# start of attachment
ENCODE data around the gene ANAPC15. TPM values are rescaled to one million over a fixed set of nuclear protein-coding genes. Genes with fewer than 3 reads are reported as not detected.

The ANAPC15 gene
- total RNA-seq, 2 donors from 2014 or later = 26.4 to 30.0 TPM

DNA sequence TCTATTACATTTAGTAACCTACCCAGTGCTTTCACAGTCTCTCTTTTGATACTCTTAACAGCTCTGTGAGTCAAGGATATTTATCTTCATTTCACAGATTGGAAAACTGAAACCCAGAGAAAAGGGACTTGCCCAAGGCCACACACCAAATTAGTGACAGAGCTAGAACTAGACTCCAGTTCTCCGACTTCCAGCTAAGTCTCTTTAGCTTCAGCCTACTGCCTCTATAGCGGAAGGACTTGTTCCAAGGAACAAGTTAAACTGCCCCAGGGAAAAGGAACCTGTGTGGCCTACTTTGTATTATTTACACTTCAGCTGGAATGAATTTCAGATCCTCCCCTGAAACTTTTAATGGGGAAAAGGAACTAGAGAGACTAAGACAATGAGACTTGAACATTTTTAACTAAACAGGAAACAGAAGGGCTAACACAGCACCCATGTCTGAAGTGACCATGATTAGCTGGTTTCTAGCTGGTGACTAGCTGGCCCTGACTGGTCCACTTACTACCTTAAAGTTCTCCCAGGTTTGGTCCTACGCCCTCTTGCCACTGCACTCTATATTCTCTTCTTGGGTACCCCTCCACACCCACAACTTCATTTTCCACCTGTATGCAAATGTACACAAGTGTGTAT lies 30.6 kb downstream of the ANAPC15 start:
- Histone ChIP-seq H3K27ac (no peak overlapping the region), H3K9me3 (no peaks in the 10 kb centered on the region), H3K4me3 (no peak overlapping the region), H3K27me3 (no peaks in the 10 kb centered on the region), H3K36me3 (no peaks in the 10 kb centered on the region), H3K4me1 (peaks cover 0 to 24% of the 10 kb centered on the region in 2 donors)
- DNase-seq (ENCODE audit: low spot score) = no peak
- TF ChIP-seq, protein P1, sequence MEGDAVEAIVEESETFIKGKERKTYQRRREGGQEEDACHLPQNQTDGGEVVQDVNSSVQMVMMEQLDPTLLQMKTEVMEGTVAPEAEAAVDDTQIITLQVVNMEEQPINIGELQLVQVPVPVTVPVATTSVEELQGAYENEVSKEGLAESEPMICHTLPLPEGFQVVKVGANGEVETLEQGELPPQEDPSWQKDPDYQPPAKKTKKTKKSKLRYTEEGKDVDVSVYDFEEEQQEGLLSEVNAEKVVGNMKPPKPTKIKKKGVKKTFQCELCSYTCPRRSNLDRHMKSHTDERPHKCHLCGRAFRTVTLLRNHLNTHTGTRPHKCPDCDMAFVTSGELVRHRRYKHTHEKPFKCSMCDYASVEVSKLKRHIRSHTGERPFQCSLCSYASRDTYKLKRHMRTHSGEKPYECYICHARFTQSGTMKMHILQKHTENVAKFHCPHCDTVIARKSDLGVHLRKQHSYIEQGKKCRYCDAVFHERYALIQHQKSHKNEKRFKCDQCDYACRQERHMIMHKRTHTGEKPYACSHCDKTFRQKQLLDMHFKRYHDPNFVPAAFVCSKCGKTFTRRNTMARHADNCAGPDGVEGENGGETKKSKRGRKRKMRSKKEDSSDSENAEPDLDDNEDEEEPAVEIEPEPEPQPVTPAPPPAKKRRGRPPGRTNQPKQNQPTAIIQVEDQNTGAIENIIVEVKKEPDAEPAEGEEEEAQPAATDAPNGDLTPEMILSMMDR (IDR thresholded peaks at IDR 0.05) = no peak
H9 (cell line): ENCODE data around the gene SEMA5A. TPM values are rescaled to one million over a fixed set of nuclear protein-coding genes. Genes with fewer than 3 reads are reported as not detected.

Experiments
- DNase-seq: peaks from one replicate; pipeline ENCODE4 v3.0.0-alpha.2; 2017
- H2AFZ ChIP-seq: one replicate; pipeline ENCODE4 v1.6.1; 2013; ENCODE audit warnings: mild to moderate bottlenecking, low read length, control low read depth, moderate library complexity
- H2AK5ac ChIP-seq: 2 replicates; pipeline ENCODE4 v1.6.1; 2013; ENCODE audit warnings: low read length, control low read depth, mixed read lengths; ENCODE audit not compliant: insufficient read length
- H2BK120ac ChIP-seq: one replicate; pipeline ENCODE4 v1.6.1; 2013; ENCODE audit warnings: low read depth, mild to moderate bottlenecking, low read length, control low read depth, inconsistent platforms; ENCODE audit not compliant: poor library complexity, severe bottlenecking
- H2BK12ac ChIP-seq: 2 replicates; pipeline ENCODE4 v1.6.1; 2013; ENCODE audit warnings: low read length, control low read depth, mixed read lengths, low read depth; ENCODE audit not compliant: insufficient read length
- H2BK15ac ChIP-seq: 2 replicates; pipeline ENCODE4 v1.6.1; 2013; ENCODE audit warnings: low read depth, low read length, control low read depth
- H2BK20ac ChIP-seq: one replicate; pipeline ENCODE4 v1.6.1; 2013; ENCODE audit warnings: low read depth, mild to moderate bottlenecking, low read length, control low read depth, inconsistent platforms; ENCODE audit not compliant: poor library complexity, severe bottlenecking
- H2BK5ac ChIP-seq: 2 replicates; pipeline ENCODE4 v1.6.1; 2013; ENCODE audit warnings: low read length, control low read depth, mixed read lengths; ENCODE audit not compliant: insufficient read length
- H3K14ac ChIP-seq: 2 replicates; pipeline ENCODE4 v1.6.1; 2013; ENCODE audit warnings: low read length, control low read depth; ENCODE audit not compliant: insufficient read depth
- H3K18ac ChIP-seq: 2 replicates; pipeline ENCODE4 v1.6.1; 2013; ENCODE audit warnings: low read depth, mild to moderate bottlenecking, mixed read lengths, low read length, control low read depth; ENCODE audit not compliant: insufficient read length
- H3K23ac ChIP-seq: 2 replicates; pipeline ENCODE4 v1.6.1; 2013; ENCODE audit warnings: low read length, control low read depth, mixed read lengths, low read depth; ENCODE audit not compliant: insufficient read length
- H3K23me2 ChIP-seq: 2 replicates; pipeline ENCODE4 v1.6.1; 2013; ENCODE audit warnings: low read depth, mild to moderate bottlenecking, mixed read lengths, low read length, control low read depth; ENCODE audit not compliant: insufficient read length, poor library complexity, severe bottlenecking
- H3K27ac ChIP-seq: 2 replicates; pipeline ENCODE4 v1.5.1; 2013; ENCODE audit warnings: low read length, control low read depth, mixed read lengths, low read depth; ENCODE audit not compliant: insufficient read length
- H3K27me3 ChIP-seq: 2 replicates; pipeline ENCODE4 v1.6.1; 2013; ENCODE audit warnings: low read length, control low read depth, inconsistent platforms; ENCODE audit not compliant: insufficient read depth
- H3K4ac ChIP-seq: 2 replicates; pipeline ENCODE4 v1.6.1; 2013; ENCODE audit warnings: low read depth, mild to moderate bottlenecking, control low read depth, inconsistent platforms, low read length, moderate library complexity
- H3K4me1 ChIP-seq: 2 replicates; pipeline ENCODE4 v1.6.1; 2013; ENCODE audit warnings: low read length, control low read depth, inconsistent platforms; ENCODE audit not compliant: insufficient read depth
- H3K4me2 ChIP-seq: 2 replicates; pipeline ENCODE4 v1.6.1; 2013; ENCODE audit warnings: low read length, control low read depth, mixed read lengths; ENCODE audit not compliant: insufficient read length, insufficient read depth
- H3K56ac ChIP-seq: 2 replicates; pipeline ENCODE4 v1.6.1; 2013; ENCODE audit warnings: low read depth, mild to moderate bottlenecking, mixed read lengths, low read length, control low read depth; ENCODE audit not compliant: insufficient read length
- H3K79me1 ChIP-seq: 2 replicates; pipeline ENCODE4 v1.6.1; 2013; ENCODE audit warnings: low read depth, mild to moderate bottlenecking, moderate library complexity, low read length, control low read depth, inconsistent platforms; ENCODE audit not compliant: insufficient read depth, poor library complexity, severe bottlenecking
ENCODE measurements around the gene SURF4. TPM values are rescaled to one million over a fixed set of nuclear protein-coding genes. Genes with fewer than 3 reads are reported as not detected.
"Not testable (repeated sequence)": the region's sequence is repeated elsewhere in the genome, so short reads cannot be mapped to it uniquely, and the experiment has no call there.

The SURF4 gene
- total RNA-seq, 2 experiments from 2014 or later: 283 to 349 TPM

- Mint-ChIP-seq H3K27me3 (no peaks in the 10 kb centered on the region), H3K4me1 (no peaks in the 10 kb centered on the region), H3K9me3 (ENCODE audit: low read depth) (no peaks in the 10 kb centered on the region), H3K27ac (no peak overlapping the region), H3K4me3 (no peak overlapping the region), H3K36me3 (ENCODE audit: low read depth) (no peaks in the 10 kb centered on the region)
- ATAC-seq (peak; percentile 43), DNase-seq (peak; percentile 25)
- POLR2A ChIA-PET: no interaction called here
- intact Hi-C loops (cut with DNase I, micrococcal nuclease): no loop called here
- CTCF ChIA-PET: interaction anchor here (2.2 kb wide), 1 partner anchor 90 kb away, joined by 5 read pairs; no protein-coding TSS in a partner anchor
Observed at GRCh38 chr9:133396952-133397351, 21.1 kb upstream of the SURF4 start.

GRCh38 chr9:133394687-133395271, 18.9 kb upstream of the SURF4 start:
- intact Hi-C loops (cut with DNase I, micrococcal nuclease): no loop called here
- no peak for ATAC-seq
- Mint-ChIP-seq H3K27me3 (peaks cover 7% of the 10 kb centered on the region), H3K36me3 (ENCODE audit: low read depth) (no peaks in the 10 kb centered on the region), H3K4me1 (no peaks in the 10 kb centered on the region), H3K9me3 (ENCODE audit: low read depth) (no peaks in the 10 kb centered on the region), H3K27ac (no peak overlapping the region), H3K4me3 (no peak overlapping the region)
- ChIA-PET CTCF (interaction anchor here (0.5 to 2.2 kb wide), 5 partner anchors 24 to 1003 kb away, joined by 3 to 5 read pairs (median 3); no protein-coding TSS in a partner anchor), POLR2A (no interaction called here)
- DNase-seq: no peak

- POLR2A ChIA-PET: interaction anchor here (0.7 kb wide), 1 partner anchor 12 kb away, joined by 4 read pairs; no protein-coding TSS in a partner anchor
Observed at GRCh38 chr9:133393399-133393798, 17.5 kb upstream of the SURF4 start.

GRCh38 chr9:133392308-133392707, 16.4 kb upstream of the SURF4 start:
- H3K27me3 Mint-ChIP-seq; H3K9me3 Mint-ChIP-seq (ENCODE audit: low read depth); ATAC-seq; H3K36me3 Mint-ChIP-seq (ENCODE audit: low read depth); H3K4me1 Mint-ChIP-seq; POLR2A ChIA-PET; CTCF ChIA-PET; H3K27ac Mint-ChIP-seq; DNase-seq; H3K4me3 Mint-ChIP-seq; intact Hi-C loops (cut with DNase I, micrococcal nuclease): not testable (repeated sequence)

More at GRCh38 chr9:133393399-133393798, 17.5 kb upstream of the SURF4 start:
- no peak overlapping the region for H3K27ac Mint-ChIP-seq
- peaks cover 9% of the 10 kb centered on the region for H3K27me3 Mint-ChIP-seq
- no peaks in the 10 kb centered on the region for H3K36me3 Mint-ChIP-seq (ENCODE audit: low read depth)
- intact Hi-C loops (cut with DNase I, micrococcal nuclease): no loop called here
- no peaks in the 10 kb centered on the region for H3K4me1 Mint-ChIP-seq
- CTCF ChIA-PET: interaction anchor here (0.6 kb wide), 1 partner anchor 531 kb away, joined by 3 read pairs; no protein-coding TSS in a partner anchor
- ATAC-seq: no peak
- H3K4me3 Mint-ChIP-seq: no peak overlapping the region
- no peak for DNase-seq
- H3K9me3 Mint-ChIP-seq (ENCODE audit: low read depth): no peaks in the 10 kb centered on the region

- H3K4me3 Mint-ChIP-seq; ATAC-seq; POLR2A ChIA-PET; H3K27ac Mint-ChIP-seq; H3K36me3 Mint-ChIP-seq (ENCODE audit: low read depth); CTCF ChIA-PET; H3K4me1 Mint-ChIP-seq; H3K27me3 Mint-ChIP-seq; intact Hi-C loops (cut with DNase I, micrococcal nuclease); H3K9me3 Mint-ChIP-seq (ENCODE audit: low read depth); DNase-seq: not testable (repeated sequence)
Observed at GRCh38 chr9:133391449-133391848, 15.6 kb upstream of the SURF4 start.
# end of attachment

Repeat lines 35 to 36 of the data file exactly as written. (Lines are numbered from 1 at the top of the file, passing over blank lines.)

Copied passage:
- POLR2A ChIA-PET: no interaction called here
- intact Hi-C loops (cut with DNase I, micrococcal nuclease): no loop called here